Cold Lake First Nations goes solar
Cold Lake First Nations will install solar energy panels on five of its buildings this fall with funding from Alberta’s Indigenous Solar Program.
The project is the result of a new provincial grant program designed to help Indigenous communities reduce their energy bills, create local jobs and participate in the emerging green economy.
“The Alberta Indigenous Solar Program is making life better and more affordable for Indigenous people and communities. Cold Lake First Nations will save approximately $6,000 on utility bills each year, reduce more than 1,305 tonnes of GHGs and save nearly $150,000 on utilities over the 25-year life of the solar panels. Our government is proud to support this project and the First Nation’s rich history of environmental leadership.”
“Cold Lake First Nations is proud to begin a journey towards a lower-carbon economy in partnership with the province. All levels of government have a duty to protect the lands under the treaty, and climate change is a clear and present danger. Climate change threatens our lands, water, fish, plants and ultimately our entire livelihood, and we must all come together to solve the problem. We know these measures will not only assist with climate change overall but will also help improve the quality of life for the Elders on whose roofs these panels sit.”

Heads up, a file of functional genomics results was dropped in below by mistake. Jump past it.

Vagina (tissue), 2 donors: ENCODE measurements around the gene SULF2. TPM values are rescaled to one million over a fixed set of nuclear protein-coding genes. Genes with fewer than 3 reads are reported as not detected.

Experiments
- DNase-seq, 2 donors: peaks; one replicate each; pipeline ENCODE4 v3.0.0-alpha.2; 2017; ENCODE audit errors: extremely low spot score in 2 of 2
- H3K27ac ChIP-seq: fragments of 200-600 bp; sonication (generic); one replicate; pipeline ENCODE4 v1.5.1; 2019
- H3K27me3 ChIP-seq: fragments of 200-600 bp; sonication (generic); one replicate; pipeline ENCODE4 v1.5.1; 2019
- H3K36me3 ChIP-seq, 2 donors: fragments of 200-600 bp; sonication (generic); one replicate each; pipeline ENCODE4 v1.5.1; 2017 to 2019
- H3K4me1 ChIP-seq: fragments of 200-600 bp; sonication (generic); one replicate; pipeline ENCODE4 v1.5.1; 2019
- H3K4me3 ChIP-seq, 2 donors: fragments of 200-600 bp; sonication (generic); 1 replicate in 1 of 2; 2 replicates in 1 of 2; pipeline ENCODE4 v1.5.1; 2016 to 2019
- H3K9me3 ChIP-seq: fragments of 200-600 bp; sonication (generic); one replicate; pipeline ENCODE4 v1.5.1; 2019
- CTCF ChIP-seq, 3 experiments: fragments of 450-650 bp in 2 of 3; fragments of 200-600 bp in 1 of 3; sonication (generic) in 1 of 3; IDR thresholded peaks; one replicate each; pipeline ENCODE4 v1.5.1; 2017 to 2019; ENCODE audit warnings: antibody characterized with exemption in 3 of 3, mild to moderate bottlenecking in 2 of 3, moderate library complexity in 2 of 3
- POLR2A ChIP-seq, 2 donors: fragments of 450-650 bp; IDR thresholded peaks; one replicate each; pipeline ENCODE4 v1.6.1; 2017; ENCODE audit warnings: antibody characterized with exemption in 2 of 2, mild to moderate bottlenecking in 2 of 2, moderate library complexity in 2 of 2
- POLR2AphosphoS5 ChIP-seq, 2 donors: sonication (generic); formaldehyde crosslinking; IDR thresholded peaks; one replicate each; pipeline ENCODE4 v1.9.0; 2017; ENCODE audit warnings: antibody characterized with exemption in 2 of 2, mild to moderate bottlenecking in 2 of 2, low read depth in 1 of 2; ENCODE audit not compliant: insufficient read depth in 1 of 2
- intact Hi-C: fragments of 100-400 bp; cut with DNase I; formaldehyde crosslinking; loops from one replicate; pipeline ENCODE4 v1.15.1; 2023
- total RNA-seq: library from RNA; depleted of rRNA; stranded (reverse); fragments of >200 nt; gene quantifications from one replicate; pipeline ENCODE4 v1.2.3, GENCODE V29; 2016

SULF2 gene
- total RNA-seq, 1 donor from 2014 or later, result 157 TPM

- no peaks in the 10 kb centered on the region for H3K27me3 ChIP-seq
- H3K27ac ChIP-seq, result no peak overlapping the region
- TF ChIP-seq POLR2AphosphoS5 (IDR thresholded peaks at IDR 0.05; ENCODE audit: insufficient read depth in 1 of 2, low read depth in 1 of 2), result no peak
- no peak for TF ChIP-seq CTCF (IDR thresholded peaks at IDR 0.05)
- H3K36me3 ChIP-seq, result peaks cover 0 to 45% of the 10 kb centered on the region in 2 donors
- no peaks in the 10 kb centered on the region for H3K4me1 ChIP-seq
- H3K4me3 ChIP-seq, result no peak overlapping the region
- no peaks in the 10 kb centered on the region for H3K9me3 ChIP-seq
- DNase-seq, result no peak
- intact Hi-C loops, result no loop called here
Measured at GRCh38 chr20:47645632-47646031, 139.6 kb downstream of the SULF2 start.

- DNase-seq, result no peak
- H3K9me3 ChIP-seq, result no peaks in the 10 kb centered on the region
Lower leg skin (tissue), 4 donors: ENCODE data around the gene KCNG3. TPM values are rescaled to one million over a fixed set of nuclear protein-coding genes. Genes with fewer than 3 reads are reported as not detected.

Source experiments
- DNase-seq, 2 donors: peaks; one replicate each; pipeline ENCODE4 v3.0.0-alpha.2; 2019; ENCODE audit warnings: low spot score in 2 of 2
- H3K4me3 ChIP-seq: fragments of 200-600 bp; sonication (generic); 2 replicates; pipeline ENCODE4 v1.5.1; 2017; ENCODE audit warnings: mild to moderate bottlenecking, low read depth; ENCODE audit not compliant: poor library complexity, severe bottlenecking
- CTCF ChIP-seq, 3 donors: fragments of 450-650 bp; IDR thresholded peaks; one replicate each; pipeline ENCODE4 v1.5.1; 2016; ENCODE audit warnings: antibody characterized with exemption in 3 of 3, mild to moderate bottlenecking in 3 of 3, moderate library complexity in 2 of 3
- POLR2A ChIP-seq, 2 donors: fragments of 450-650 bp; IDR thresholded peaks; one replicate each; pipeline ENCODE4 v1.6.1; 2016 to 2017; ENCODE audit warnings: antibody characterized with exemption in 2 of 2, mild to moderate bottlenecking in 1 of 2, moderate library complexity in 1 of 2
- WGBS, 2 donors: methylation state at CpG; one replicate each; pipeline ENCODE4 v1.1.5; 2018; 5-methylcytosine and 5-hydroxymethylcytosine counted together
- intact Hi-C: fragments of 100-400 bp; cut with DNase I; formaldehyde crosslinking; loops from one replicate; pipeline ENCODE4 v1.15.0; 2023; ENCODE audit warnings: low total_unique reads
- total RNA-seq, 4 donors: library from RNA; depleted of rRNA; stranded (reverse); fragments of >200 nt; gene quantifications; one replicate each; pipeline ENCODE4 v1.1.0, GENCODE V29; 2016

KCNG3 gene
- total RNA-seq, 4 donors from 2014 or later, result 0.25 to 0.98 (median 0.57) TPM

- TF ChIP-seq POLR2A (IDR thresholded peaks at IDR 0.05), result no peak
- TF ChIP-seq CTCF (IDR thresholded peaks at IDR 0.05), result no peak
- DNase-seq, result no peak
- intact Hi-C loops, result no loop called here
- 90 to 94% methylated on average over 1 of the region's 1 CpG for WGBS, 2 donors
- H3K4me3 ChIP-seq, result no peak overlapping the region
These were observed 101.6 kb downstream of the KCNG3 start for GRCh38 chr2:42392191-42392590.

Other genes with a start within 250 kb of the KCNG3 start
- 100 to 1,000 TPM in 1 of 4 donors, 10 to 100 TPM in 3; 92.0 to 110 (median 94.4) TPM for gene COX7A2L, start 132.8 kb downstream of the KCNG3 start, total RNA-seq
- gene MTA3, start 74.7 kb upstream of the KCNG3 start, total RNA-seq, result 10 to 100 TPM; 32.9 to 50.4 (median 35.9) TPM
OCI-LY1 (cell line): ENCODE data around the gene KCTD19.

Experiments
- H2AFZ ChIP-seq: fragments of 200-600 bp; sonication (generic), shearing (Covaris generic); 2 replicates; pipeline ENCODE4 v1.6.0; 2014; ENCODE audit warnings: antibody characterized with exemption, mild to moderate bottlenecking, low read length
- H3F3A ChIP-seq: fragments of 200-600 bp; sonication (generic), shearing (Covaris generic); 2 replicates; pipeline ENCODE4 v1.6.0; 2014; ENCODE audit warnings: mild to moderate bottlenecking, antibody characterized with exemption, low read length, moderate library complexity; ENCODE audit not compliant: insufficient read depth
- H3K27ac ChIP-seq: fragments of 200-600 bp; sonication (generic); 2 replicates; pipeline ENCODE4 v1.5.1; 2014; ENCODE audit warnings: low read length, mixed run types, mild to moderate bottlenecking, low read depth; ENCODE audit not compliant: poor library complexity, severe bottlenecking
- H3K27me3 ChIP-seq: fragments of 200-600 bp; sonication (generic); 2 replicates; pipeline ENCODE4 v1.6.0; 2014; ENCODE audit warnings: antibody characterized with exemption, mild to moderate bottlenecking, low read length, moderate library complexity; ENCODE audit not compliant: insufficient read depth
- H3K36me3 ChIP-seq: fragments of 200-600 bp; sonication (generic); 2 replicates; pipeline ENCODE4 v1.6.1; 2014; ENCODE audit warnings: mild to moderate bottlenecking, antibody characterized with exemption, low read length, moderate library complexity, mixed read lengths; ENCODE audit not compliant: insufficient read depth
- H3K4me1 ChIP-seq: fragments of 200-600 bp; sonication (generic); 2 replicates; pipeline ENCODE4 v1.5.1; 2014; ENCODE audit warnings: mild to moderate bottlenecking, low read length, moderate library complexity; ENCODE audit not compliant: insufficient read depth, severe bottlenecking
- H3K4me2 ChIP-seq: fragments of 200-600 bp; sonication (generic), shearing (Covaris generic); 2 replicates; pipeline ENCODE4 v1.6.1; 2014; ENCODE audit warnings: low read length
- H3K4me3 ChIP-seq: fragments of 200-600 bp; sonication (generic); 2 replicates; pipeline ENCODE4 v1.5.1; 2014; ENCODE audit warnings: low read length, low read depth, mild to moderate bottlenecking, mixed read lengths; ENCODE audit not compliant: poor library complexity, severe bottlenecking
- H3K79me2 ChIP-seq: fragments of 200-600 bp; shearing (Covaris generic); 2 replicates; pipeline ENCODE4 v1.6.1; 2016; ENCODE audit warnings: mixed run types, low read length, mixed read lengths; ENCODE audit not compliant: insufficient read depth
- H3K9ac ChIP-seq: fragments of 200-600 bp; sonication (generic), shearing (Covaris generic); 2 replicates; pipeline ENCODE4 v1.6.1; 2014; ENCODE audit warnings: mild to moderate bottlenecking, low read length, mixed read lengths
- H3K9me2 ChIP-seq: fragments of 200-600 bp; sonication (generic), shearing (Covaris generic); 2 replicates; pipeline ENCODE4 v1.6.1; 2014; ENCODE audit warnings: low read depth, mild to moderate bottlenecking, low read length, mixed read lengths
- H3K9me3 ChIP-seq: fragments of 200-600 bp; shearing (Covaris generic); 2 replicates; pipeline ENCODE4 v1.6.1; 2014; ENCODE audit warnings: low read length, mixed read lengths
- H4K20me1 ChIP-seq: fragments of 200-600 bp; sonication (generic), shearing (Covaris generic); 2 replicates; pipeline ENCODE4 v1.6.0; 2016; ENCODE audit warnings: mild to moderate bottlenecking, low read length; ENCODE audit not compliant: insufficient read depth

The solar panel project will receive a grant of approximately $200,000. Cold Lake First Nations will contribute nearly $50,000 to the project.
Up to $35 million in grant funding is available through various streams, including the Indigenous Solar Program, to meet the needs of Indigenous communities in tackling climate change. Panel discussions, dialogue with Indigenous leaders, workshops and feedback from two successful pilot projects helped inform the new programs.
These initiatives support the Alberta government’s commitment to implement the principles of the United Nations Declaration on the Rights of Indigenous Peoples.